If you want better streets, you have to vote for a research park.
Vol 38 • No 2
Polling commissioned by the Arkansas Times last week showed support for the proposed city sales tax hike across the city, with 62 percent indicating they'd vote for the 5/8ths cent operational tax and 55.75 percent favoring the 3/8ths cent capital tax.
I mentioned earlier that an independent internal audit unit at UCA was likely to be put in charge of putting together the facts and timeline on the $700,000 Aramark "gift" for UCA president house renovation as part of a deal for a contract extension.
Let me at 'em at Big Orange.
Now that they're in, they want to make it harder for you to vote them out. So they're proposing all kinds of obstacles and restrictions. If you're a college student, an old-timer, a person of the minority persuasion, they want to make voting such a hassle for you that you'll leave it with them.
Leisure can be a pleasure, but the words are not exactly the same.
It was a good week for: the prospects of the Little Rock sales tax proposals, Arkansas football, escaping jail and weather. It was a bad week for: The University of Central Arkansas and state revenue.
Justin Torres' debut novel is a must-read.
A gang of parochial-school promoters hit town last month, soliciting public money to advance their private religious views.
Could a write-in candidate win?
A multiple-choice quiz on the fiscal records of recent U.S. presidents.
Ousted president Allen Meadors may be a victim.
Plus, Porter's Jazz Cafe finally opens.
Plus, "Memphis Heat," Wine & Food Festival, Handmade Puppet Dreams and more.
Rohwer artists' work on display at ASI.
Everything else the same.
Labor Day weekend turned out to be the best weekend - bar none - of the year so far for your old pal.
Highest GPA, but not valedictorian. Was it racial?
And a new teen section for the Main Library.
Hopeful notes following the opener against Missouri State.
Plus, Amy McBryde, Tuxedo Flamethrower, Ryan Couron, The Salty Dogs and more.
The Arkansas Public Policy Panel has released an analysis of state inspection records of natural gas drilling and production sites compiled by the Arkansas Department of Environmental Quality showing frequent violations of state environmental regulations, that companies operating in the Fayetteville Shale are not following their own best management practices and that ADEQ is doing little to make sure corrective actions are taken by the violators.
Little Rock businessman and state Highway Commissioner John Burkhalter seems to have a knack for hangups with regulatory agencies.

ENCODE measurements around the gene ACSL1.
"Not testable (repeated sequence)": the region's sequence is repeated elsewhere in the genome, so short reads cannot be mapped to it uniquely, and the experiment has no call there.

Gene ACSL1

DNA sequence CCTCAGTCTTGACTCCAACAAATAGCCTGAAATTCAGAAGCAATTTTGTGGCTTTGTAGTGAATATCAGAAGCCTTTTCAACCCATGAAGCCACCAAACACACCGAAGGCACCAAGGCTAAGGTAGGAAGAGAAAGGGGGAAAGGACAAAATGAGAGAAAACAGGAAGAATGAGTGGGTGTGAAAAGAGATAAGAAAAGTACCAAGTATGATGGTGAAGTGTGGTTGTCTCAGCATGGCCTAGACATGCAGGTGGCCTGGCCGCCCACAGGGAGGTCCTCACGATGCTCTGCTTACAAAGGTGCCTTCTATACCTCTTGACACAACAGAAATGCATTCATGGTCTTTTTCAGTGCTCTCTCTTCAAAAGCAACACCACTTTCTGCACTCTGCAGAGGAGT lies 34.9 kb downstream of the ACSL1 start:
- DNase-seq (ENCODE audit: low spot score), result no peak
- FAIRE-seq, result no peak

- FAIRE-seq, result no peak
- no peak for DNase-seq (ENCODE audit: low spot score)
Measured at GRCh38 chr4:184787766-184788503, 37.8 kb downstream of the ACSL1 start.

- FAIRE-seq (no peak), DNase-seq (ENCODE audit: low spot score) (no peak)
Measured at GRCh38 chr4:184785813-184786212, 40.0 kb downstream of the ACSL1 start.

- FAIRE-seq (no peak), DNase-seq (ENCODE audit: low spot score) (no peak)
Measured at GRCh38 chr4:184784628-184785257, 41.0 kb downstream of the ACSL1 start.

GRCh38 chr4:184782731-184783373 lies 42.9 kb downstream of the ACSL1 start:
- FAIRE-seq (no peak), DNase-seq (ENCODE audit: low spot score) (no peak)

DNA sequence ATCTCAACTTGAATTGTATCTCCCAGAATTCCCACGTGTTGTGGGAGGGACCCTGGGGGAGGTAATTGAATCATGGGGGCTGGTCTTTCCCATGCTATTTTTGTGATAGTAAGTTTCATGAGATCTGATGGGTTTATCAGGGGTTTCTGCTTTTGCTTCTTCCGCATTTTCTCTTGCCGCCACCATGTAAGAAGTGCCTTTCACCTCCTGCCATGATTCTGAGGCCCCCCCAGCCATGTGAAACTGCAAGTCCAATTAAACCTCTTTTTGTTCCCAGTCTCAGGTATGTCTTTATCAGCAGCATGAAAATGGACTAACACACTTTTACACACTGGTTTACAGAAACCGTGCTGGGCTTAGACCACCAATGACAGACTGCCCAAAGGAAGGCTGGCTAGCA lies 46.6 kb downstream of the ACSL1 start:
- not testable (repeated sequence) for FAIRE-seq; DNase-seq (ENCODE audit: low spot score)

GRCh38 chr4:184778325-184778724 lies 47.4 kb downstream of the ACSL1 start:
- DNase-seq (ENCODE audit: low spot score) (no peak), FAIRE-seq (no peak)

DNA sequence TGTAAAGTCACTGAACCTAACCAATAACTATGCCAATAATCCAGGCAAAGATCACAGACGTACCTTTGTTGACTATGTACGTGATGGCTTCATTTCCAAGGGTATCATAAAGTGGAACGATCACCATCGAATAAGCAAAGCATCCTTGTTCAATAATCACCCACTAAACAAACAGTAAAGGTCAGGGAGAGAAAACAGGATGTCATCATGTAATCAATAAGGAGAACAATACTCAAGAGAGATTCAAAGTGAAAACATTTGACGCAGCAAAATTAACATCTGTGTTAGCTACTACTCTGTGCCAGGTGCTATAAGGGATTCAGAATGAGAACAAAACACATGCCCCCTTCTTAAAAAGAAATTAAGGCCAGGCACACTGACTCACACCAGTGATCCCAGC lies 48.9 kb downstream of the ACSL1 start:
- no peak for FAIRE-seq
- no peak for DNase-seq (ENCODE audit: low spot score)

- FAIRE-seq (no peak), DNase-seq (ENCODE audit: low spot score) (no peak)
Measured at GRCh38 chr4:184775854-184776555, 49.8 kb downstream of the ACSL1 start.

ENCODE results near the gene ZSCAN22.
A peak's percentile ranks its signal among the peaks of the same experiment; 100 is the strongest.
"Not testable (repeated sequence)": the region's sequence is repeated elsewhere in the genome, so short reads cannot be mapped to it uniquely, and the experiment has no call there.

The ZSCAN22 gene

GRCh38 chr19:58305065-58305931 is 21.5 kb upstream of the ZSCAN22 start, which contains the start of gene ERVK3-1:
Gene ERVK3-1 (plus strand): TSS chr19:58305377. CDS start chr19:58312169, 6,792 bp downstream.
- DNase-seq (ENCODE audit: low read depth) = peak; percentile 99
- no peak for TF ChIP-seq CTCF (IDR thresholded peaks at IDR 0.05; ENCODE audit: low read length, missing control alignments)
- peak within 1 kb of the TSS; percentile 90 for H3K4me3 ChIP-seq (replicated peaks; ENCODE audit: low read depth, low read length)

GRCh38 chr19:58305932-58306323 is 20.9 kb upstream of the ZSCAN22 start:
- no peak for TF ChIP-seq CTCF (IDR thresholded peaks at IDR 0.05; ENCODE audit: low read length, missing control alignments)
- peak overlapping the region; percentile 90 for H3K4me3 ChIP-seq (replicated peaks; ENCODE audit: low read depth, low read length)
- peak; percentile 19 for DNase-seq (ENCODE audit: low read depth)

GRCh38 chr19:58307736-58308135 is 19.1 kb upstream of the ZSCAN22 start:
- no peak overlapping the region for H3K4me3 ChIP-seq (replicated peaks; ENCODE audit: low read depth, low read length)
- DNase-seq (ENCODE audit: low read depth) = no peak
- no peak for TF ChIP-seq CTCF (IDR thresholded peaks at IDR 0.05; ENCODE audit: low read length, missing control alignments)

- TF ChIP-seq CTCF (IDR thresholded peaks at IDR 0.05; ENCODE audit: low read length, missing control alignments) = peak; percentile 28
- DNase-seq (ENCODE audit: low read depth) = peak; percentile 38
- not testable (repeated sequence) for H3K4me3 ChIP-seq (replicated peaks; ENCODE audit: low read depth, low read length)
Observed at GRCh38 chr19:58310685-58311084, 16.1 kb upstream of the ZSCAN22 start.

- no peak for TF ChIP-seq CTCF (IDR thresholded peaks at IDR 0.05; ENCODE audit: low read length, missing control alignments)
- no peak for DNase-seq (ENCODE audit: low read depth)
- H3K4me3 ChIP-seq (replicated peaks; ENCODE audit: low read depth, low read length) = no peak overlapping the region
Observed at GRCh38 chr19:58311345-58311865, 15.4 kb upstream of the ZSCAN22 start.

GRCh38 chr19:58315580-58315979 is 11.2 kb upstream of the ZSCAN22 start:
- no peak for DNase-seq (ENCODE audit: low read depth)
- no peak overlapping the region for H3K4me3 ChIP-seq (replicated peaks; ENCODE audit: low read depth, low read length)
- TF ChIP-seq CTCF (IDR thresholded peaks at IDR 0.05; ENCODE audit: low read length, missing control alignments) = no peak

Plus, Your Mama's Good Food moving to West Second Street.
Rift reported in House Republican ranks: Members from storm-ravaged states don't like Eric Cantor's idea to tying disaster aid payments to offsetting budget cuts elsewhere.
States are resolving financial problems by cuts in spending on the poor. It will not improve their lot, needless to say.
I wrote last week about ongoing negotiations by Highway Commissioner John Burkhalter to win Corps of Engineers approval of a 400-plus boat marina on the Arkansas River downstream from the Clinton Library.
The D-G's Gavin Lesnick reports on a speech by Gov. Mike Beebe to the Little Rock Regional Chamber of Commerce in which he said partisan bickering in Washington is unacceptable at a time of great economic problems.
Arkansas Supreme Court Justice Robert L. Brown has announced his plans to retire at the end of 2012, two years before his current term ends.
Democrat Chad Causey, who was defeated by Republican Rick Crawford in the 2010 race for 1st District Congress, has put aside thoughts of trying again in 2012.
Cedell Davis plays White Water Tavern Thursday night, with Old Warhorse.
Hugh McDonald, Entergy Arkansas boss and boss of Little Rock Regional Chamber of Commerce, and French Hill, boss of Fifty for the Future, give on the jump the corporate bosses' pitch for a $38 million corporate welfare slush fund in the pending proposal to raise the Little Rock sales tax by 200 percent so city government can increase operating spending by 26 percent a year.
Wisconsin Republicans have passed a voter ID law to suppress voting by poor and minorities who tend to vote Democratic.
"Memphis Heat" opens at Market Street Cinema Friday.
A couple of Republican state legislators complain that Attorney General Dustin McDaniel is overdue in delivering an opinion on whether Shane Broadway is qualified by statute to hold the office of director of the Higher Education Department.
Elizabeth Reha and Terry Moore star in The Weekend Theater's production of "The Guys."
G-Eazy plays Stickyz Thursday night.
Big doings on the fourth-season premiere of FX's biker juggernaut "Sons of Anarchy," last night, including the release of almost a dozen members of the Sons of Anarchy after 14 months in prison and the debut of a key character played by some-time Little Rock resident Ray McKinnon.
Sierra Club organizers and other environmental groups staged a protest today at the Pulaski County Courthouse Rose Garden.
Time's tickin' for those of you considering hopping on the Arkansas Times Blues Bus to the King Biscuit Blues Festival in Helena-West Helena.
Stephens Media, the company owned by the Little Rock-based Stephens financial empire and whose properties include several Arkansas newspapers, is looking like a loser in its venture to make money off suing people for infringement of newspaper copyrights.
Nice coincidence. I just noticed U.S. Rep. Tim Griffin was honored recently as congressman of the week on the Jordan Sekulow Show.